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Modern Pandemic Requires Radical Shift in Thinking
John Kirton and Laurette Dubé
On Tuesday in New York City, world leaders ended the first United Nations summit on the prevention and control of non-communicable diseases, signing on to a UN pact that seeks to reduce the 36 million deaths caused by NCDs each year. The "big four" NCDs — cardiovascular diseases, cancer, diabetes and chronic lung diseases — share four risk factors associated with western-style socio-economic development: unhealthy diet, physical inactivity, tobacco use and harmful use of alcohol.
A joint study by Harvard Public Health and the World Economic Forum estimates that NCDs costs will cost $47 trillion over the period 2010 to 2030. It also notes that a list of "best-buy" interventions developed by the World Health Organization to counter the pandemics could be implemented with an estimated cost to governments of $11 billion per year. These include reducing use of tobacco, salt and trans fats, and improving education and universal access to basic medicines and technologies.
Challenges lie ahead, though, in that governments, health systems and businesses have yet to recover from the continuing financial and economic crisis. Thus, advanced countries are likely to keep resisting further global funding to combat NCDs. Innovative financing mechanisms will be needed to close the gap.
Moreover, prevention of NCDs pushes the boundaries of what world leaders have dealt with in global health matters. The pandemic is not caused by a discrete, identifiable virus. Instead, it stems from the same technological and economic progress that has enabled major population growth and helped address significant health problems of the past. These now appear to have turned against us.
The transition from traditional society and subsistence agriculture to a western-type diet, lifestyle and environment, which took more than 300 years in rich countries, now occurs in only a few decades in poorer ones. Thus, most of the levers for addressing the NCD pandemic lie outside formal health systems. These, in developed and developing countries alike, already take up the lion's share of national gross domestic product, while the budget devoted to prevention is minimal. The UN summit could mark a start toward shifting innovation pipelines and policy-making toward better convergence between health and economic activity.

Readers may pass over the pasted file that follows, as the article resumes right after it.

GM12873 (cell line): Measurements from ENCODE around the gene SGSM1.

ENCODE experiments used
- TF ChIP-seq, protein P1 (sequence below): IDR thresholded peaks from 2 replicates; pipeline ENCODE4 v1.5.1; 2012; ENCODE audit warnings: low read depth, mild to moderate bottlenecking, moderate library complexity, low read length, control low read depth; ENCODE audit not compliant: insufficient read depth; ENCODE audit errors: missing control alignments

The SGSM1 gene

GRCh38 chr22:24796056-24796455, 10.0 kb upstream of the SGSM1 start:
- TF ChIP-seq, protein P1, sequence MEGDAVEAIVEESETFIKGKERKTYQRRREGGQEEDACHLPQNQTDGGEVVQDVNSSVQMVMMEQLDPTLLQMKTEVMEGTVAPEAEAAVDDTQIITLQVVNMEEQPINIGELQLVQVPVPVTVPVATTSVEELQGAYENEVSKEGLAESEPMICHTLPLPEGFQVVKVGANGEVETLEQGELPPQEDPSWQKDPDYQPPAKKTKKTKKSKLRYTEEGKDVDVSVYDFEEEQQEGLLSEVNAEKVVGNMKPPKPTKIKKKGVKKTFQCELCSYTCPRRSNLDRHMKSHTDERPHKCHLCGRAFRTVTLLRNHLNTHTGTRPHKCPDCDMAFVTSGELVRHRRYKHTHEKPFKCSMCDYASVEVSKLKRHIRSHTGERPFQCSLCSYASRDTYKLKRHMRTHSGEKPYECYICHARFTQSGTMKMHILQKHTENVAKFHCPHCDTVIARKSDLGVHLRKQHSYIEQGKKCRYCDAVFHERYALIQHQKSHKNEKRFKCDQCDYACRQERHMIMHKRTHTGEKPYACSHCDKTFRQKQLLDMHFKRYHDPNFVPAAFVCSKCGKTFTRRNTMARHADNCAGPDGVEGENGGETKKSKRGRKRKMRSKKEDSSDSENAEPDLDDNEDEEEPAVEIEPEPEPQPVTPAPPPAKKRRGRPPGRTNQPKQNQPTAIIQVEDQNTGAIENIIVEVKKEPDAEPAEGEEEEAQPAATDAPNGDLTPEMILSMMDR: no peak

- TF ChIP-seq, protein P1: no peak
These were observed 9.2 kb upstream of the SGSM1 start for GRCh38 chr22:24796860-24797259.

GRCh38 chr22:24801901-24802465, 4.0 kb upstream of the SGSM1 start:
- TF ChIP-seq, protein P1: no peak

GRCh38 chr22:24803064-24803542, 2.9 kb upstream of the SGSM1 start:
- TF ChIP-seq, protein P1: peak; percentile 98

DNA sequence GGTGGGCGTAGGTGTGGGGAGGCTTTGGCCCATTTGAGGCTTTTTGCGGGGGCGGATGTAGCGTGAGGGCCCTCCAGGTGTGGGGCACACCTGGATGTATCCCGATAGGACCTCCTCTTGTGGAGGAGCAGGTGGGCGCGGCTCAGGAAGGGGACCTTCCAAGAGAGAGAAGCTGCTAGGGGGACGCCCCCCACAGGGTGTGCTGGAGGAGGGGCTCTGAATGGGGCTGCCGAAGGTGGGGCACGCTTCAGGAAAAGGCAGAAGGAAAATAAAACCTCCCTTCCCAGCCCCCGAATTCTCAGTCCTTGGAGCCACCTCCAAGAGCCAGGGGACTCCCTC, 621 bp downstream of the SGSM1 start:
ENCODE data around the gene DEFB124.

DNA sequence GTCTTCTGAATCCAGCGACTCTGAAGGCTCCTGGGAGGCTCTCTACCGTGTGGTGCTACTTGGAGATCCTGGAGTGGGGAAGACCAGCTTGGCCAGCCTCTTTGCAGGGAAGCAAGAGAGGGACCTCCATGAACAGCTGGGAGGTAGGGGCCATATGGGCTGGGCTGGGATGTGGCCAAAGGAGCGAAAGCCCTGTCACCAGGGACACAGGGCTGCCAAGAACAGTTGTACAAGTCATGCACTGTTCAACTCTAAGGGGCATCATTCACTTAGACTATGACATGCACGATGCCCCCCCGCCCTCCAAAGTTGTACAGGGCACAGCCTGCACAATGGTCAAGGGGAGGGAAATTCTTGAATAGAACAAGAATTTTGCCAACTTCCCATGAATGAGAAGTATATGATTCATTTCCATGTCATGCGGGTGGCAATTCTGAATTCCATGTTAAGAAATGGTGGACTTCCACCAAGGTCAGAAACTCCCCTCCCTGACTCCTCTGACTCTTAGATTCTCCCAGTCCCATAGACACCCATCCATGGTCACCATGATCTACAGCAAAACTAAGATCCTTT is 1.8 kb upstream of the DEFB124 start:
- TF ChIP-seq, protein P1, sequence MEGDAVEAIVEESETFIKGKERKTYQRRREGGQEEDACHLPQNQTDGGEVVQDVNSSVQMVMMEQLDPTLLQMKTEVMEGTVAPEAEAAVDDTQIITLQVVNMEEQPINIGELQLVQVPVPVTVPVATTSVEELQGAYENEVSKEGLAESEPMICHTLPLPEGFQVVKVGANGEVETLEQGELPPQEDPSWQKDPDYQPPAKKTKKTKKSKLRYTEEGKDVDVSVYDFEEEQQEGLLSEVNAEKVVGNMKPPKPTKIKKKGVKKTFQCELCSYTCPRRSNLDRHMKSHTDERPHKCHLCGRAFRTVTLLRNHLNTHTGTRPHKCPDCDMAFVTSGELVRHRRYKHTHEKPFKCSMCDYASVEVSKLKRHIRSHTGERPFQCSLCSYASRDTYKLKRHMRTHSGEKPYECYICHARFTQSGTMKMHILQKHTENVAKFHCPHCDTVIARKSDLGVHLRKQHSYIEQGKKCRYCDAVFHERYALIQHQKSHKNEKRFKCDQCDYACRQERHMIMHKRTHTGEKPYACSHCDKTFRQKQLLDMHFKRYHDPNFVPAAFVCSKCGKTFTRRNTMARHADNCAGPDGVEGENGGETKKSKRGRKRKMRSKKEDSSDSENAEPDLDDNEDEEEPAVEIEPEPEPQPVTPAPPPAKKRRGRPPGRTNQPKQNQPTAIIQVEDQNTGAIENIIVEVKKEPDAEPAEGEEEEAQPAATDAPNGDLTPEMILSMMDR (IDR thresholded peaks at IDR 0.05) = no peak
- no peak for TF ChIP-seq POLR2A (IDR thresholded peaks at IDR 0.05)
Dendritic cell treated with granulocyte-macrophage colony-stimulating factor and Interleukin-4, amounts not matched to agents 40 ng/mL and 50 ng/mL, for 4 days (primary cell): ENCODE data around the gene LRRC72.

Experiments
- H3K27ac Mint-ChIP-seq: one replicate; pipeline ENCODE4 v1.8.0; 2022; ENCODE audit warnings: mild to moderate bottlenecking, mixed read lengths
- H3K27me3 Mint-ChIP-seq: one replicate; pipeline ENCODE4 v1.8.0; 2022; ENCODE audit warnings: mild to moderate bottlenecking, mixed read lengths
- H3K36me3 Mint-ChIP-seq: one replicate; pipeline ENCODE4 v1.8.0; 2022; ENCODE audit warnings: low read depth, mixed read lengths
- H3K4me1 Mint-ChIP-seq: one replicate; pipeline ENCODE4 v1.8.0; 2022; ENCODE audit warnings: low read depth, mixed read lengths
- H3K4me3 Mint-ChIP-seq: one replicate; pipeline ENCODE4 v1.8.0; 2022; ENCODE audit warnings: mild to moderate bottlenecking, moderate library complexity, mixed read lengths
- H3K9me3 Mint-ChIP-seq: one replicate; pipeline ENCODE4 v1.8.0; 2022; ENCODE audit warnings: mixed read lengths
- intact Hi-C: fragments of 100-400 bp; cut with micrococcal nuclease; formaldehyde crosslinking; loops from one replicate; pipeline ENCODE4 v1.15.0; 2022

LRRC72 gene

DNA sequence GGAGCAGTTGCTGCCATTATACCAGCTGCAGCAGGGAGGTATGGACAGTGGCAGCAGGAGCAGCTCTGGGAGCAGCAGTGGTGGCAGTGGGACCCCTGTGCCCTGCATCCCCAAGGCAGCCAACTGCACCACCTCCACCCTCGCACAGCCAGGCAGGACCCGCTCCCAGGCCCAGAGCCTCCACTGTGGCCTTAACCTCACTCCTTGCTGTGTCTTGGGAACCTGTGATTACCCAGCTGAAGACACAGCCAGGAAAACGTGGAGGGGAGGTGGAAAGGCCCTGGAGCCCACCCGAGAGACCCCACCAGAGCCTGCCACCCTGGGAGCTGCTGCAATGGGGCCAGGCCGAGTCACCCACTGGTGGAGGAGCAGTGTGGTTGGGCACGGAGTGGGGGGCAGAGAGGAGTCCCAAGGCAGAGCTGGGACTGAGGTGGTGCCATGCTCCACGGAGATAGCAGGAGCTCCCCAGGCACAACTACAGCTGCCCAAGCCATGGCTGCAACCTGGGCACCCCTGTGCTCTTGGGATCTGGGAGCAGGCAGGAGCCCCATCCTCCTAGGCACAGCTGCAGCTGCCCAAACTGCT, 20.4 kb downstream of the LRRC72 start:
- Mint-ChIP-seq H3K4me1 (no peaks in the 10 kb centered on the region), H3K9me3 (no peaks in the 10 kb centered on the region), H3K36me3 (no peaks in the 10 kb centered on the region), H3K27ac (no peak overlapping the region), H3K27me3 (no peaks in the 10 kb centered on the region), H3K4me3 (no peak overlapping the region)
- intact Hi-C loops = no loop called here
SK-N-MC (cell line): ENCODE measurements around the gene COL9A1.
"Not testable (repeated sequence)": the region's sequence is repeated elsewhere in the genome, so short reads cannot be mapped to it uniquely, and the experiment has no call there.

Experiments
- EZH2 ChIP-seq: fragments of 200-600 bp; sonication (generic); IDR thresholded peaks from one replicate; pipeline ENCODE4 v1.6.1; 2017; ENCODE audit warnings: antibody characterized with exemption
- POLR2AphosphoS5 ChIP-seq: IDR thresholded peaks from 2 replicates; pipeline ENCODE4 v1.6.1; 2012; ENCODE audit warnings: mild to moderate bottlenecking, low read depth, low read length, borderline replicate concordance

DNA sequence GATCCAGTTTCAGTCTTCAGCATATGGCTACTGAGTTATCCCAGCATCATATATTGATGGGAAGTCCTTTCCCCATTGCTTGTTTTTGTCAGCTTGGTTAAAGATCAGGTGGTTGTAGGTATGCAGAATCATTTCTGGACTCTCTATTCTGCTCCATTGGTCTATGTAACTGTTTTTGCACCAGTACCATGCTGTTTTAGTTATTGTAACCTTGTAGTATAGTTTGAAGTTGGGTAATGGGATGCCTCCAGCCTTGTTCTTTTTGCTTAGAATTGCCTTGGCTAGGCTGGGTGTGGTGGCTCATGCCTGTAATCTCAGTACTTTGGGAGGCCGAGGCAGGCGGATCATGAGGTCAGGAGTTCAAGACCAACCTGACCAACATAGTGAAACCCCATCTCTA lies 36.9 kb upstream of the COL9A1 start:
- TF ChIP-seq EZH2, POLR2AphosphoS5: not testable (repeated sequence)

Very appropriately, leaders of many countries, and the political declaration itself, call for whole-of-government and whole-of-society approaches for addressing the NCDs pandemic. The next steps are to ensure compliance with such a call by the many health and economic actors involved, including consumers and health systems, as well as the farms, factories, retailers, schools, media and other industries whose everyday practices must be transformed. Global agencies and member national governments must learn how to be "commanders in chief," imposing mandatory regulations that define boundaries and rules for consumers and all stakeholders: providers of public goods and services; stewards of public resources; businesses; and civil-society organizations.
To follow up the UN summit, the forthcoming G20 summit in Cannes, France, on Nov. 3 and 4 must address NCDs. The G20 must control NCDs, and the soaring health-care costs that they cause, if it is to meet the commitment of its June 2010 summit in Toronto to cut members' fiscal deficit in half as a share of GDP by 2013 — and now to calm the debt crisis erupting in Europe.
All G20 leaders have a compelling reason to act at home, and the resources and responsibility to act abroad, on NCDs. At Cannes, they can address together a slow-motion health crisis that has become a key component of an escalating financial crisis.
Laurette Dubé is James McGill Chair of consumer and lifestyle psychology and marketing at the Desautels Faculty of Management of McGill University and is the scientific director of the McGill World Platform for Health and Economic Convergence. John Kirton is co-director of the G20 Research Group at the Munk Centre for Global Affairs at the University of Toronto.
Source: Montreal Gazette, September 21, 2011. See also "From New York to Cannes: Baby Steps in the Battle against Non-communicable Diseases," by John Kirton and Laurette Dubé, Globe and Mail, September 21, 2011.
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